Most research adopts a two-migration-wave theory during the end of the Migration Period. The first wave was that of the Angles and the Saxons at the turn of the fourth and fifth centuries. Especially the Elbe-Weser triangle was an important cradle of the new settlers, the new Frisians. Probably, they admixed with the few original Frisians (Frisii) left. The second wave followed closely, around the second half of the fifth century, and was composed of Jutes and southern Norwegians. Probably, they admixed with the previous mixture. These immigrant waves filled the near-empty lands with, as said, some small pockets of original, pre-Roman Frisians still being there. The originals (Frisii or Fresones) being a people of maybe mixed Celtic and Germanic cultural composition. Read our posts Barbarians riding to the Capital to claim rights on farmland and The Celtic-Frisian heritage: There's no dealing with the Wheel of Fortune.

Other theories suggest that original Frisian tribes re-entered the tidal marshlands from what is now the northern part of the province of Noord Holland. From the Frisian pockets, as described above, where habitation had continued during the Migration Period. This secondary migration movement does not exclude the two-migration-wave theory, we think. It can have been a mixture of both. Original or Old Frisians from what would soon become West Frisia (more or less the modern provinces of Noord Holland and of Zuid Holland) together with Old Saxon and, to a lesser extent, southern Scandinavian peoples re-populating the vast salt marshes of the north.

terp culture Germany the Netherlands
impression of the terp region in Germany and the Netherlands during the Early Middle Ages by Ulco Glimmerveen

So, making the Frisians a cocktail of Old Celtic-Frisians (Frisii or Fresones), Old Saxons, Angles, Jutes, and southern Scandinavians, re-populating the coastal zone from the region of Flanders in Belgium in the south all the way to the River Weser in Germany in the north, including the lower central river lands in the Netherlands in the fifth century. Read our post Have a Frisians cocktail to find out more about the origin of the Frisians.

When looking at the golden and silver artifacts the new Frisians produced, they combined style elements of the different cultures around them. Resulting in, for example, the beautiful fibulae in the second quarter of the seventh century. A specific style element in fibulae was the so-called 'kidney shape'; two raven heads bowed towards each other. This suggests that by then a solid, new identity was established, and the new Frisians were detached from the dominant Scandinavian elite of Jutes and southern Norwegians.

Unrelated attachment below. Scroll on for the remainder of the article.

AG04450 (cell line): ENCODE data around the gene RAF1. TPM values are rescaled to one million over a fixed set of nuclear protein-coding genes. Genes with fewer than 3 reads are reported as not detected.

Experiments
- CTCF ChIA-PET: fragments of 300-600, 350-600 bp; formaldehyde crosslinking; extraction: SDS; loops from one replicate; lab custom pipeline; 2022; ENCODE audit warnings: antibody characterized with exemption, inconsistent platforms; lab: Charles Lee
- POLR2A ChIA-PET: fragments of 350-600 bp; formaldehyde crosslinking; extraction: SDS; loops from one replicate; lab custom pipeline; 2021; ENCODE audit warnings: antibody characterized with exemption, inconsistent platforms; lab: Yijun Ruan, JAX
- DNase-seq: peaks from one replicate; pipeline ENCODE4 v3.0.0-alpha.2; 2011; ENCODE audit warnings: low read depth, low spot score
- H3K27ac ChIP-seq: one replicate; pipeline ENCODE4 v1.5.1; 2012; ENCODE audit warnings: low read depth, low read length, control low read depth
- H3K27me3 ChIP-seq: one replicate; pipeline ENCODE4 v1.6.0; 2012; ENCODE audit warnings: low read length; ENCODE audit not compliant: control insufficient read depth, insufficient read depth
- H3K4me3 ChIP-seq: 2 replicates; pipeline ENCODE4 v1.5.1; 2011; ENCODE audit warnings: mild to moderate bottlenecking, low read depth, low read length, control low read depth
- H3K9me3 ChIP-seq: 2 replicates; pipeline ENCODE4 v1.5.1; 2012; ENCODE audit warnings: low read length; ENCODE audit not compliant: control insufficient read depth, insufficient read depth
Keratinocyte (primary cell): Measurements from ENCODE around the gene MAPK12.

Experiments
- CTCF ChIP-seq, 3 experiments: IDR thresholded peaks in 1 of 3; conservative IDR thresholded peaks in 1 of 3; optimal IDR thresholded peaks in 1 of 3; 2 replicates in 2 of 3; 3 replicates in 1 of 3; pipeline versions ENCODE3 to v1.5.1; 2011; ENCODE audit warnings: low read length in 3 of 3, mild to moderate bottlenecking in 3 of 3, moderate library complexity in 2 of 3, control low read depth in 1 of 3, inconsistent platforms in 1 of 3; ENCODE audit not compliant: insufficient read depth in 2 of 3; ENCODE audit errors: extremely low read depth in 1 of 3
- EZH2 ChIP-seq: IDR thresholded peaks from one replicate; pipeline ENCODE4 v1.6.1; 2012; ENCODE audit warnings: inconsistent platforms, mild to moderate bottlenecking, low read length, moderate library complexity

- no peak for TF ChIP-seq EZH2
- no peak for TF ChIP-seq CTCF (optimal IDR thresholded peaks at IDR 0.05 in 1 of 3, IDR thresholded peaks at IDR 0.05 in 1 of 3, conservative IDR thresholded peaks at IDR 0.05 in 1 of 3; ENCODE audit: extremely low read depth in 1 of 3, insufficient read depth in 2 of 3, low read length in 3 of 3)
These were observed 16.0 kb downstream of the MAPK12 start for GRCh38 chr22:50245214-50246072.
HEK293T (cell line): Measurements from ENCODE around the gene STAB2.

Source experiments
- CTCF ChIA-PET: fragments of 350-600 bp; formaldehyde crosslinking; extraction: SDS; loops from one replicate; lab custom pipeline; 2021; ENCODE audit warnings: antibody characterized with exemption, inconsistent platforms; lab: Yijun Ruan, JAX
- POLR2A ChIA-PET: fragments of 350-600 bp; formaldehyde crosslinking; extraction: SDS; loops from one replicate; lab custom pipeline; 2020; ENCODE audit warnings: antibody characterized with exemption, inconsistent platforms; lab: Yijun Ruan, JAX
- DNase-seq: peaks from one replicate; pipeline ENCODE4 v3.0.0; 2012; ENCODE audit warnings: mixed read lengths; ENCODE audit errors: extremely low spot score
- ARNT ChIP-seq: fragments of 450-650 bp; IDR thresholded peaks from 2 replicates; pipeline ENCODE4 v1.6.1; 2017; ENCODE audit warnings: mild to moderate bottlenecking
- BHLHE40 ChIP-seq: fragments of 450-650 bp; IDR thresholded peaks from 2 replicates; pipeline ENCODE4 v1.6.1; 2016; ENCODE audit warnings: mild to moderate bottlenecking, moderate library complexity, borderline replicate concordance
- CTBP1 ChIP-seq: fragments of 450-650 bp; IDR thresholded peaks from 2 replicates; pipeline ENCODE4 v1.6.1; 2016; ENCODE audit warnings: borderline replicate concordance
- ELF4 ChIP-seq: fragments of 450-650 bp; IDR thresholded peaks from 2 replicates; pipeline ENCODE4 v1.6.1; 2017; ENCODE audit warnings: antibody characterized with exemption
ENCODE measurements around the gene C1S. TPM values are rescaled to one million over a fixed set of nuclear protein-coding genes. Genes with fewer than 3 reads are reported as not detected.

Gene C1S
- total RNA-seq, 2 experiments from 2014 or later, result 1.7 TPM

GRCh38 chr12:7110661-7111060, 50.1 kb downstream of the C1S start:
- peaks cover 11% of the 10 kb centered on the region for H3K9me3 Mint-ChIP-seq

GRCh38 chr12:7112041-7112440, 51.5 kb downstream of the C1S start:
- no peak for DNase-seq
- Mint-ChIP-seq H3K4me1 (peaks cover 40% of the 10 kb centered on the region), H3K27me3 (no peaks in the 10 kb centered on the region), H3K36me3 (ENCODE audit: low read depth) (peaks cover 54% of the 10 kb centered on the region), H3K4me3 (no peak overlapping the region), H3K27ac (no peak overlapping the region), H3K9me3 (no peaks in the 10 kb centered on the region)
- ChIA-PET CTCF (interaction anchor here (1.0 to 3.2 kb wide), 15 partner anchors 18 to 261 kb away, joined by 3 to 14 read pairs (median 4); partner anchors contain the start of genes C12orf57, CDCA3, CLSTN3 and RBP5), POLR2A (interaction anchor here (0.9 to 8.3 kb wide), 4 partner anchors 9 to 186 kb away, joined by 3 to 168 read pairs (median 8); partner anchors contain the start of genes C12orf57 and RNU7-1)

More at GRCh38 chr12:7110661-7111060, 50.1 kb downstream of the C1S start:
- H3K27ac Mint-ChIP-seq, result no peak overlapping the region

It's also the century when Frisia politically expanded all the way to Sincfala, the present south-western border of the Netherlands with Belgium. Additionally, it was the period that Frisia started wrestling with its, at the end too powerful, Frankish opponent in the south. This was a period of social and political change, which also resulted in increased soil depositions and grave gifts, especially of swords and other weaponry. This was an expression of the emphasis that was placed within the communities on warrior culture and communication with the world of the gods.


The Inconvenient Truth - It should be noted that the dispute, often named 'the inconvenient truth,' about the hiatus and origin of the Frisians during most of the fourth and early fifth centuries concerns mainly archaeologists and historians within the province of Friesland in the Netherlands. Archaeologist Pieter Boeles (1873-1961) from Assen in the province of Drenthe, who formulated this theory for the first time in 1951, was dismissed for being elitist and anti-Frisian (Betten 2018). Surprise, surprise, we hear you think. Yes, the study of history is, first of all, politics.